The DOJ was able to recover the Bitcoin. However, Colonial Pipeline Company will need to pay tens of millions of dollars to restore its systems over the next few months. Two questions linger in the minds of people. First, who was behind this attack? Second, how in the world did something like this happen?

The Who and the How

The who is DarkSide, an organization that offers ransomware-as-a-service (RaaS) by providing malware to the cybercriminals looking to hack a target. Other services the group provides include tools to communicate with victims and demand payment. DarkSide receives a 25 percent commission on any ransom paid.

Since appearing in August 2020, DarkSide and its affiliates have been responsible for cybercrimes in more than 15 countries, affecting several vector industries.

Now, on to the how. An analysis of the attack showed that the Colonial Pipeline Company’s network was hacked via a compromised old VPN password. The VPN account did not use multi-factor authentication (MFA).

This meant that hackers, with just a compromised username and password, could access the largest petroleum pipeline in the United States. This is an extreme level example of what can happen to an organization when there is a lack of cyber hygiene.

What Is Cyber Hygiene?

Cyber hygiene, also called cybersecurity hygiene, is maintaining the basic health and security of software and hardware. It is a joint cautionary measure that requires diligence on the part of the computer systems administrator, security practitioner, and users to protect against cyber-attacks.

Cyber hygiene works similarly to personal hygiene. A person maintains their health by taking preventative measures that ensure health. For example, you protect your teeth by brushing, flossing, and using mouthwash daily. If a person neglects their teeth, they may develop cavities or eventually lose their teeth. If an organization neglects cyber hygiene, it could lead to a data breach, virus, or ransomware.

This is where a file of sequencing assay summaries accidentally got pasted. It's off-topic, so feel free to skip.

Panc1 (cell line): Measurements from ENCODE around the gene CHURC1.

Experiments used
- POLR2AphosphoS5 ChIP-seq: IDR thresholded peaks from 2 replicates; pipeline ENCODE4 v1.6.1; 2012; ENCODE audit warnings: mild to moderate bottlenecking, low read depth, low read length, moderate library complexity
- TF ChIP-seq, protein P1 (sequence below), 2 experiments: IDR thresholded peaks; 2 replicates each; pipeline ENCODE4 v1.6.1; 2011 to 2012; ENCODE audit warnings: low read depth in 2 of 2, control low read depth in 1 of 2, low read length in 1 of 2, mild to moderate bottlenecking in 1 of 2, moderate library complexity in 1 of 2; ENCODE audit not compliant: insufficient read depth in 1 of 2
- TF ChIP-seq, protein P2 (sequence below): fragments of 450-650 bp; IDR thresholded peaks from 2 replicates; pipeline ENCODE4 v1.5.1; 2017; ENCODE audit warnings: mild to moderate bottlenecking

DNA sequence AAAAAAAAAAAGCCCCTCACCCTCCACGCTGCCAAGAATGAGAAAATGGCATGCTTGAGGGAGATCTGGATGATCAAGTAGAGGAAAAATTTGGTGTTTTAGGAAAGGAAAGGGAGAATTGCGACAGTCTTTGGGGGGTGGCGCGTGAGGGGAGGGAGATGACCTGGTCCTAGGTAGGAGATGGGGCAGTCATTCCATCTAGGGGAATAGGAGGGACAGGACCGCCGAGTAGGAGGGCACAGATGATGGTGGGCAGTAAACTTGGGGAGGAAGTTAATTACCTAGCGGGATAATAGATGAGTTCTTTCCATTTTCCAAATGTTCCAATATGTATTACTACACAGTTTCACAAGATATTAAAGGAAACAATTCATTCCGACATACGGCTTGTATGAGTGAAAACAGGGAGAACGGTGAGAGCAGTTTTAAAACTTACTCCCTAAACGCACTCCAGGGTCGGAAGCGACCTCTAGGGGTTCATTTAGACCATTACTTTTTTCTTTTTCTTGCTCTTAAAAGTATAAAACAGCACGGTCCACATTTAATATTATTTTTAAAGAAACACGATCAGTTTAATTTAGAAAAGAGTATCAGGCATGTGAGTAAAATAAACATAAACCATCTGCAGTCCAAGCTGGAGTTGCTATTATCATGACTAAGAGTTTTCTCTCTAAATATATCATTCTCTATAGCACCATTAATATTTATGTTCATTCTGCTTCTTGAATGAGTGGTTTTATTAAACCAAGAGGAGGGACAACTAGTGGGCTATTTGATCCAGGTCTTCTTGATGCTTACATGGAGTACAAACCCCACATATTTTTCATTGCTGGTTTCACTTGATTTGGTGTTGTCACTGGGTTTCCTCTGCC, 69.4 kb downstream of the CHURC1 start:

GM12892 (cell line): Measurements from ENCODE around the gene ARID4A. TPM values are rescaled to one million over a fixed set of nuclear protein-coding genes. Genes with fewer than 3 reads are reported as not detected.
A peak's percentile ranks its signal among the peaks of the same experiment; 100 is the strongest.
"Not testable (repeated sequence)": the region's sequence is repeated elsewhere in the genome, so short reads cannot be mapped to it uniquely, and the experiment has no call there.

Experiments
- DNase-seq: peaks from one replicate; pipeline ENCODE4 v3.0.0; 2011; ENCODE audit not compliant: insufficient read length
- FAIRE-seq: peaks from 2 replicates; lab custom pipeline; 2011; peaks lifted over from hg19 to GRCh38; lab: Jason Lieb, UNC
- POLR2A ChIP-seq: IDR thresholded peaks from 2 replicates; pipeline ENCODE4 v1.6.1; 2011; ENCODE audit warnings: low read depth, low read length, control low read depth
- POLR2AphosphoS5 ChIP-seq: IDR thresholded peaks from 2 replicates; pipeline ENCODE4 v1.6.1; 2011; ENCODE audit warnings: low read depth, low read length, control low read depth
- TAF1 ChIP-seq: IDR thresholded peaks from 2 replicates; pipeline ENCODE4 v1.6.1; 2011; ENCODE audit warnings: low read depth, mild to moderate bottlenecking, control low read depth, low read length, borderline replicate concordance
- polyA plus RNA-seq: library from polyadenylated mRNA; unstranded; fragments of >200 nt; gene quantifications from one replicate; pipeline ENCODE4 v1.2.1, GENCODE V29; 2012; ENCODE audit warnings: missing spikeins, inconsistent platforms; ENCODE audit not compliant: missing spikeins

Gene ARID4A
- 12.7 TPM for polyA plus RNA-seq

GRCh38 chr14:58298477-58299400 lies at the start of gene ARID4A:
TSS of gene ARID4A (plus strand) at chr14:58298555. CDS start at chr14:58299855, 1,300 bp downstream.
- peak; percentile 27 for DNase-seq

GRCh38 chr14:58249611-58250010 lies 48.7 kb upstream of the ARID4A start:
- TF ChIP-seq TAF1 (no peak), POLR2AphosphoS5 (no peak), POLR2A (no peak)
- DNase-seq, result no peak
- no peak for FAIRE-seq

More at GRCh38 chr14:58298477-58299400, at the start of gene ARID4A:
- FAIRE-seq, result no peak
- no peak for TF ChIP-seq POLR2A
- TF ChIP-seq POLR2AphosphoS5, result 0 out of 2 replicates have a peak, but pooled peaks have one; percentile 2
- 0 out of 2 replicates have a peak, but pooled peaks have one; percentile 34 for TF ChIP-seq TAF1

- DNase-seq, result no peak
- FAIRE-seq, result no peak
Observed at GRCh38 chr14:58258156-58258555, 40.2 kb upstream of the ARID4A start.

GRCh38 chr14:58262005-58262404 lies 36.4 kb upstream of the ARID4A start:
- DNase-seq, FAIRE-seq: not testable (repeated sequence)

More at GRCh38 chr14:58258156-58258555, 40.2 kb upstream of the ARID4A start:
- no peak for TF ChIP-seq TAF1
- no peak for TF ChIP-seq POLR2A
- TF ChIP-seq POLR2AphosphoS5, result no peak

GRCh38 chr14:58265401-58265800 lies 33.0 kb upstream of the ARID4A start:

Cyber hygiene best practices include:

  • Creating a cyber-hygiene policy
  • Creating a list of software, hardware, and web applications used and updating the list as needed
  • Employing proper password management
  • Keeping software and hardware updated
  • Minimizing administrative access to the network
  • Properly installing and configuring antivirus and anti-malware software
  • Removing or uninstalling unused or outdated software and hardware that could create vulnerabilities
  • Using two-factor authentication (2FA) or multi-factor authentication
  • Reviewing and updating cyber hygiene best practices

Cyber hygiene improves security and maintenance. Your customer’s data is better protected. It is easier to identify unauthorized software, identify unmanaged assets, and run compliance audits.

Conclusion

Ransomware attacks, like those suffered by the Colonial Pipeline Company, aren’t going anywhere. Although DarkSide promised to suspend its activities, several bad actors are waiting in the wings to take their place.

Would you like to protect your organization from becoming the next ransomware victim? IDMWORKS can help. Contact us to see what steps your organization can take to improve cyber hygiene and preserve its digital identity.